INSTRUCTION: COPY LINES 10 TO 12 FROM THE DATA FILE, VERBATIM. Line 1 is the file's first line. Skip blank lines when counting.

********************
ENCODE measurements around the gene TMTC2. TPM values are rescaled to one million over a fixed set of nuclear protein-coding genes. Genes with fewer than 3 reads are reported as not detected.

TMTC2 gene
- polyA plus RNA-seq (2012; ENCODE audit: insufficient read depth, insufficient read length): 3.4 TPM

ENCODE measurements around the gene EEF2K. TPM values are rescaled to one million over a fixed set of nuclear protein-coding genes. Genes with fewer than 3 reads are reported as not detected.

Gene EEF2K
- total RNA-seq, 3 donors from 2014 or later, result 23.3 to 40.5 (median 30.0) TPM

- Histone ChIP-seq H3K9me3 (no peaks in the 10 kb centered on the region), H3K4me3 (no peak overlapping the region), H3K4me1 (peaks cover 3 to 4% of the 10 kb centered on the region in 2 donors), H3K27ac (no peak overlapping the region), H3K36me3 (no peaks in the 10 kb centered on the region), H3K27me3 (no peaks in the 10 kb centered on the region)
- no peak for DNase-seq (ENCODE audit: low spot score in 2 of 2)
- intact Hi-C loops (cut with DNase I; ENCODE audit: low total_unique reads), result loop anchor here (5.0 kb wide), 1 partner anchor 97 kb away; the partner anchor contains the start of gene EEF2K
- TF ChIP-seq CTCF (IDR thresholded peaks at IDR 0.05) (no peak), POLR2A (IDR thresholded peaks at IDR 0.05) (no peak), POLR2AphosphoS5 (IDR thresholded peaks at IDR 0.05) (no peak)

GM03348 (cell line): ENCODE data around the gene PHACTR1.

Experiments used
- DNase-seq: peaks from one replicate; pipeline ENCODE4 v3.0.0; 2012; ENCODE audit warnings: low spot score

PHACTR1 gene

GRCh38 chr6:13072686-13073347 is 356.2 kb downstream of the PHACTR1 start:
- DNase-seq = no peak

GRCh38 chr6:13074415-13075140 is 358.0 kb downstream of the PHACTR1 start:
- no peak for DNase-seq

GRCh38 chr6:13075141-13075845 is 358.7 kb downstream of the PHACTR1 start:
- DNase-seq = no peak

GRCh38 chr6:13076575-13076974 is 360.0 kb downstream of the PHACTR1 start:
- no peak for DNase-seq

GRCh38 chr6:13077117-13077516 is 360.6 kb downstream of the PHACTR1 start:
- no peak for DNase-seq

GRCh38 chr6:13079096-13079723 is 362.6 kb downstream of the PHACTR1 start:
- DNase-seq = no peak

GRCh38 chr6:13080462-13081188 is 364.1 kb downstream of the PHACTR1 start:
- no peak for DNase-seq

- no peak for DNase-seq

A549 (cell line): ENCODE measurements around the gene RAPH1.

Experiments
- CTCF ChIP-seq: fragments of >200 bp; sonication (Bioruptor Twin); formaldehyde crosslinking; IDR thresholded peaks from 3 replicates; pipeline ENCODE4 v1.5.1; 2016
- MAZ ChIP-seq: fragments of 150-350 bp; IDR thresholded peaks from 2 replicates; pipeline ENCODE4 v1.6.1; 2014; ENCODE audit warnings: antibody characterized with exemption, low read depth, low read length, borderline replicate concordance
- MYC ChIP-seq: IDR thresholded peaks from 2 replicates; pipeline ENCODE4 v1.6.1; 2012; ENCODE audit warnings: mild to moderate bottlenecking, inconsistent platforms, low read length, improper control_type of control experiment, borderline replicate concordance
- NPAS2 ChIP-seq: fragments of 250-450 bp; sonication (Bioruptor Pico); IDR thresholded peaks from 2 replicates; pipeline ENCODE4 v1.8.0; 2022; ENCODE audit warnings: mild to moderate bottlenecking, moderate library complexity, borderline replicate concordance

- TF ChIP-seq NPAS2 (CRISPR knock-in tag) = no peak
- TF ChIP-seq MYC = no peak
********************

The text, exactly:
- TF ChIP-seq CTCF (IDR thresholded peaks at IDR 0.05) (no peak), POLR2A (IDR thresholded peaks at IDR 0.05) (no peak), POLR2AphosphoS5 (IDR thresholded peaks at IDR 0.05) (no peak)

GM03348 (cell line): ENCODE data around the gene PHACTR1.

Experiments used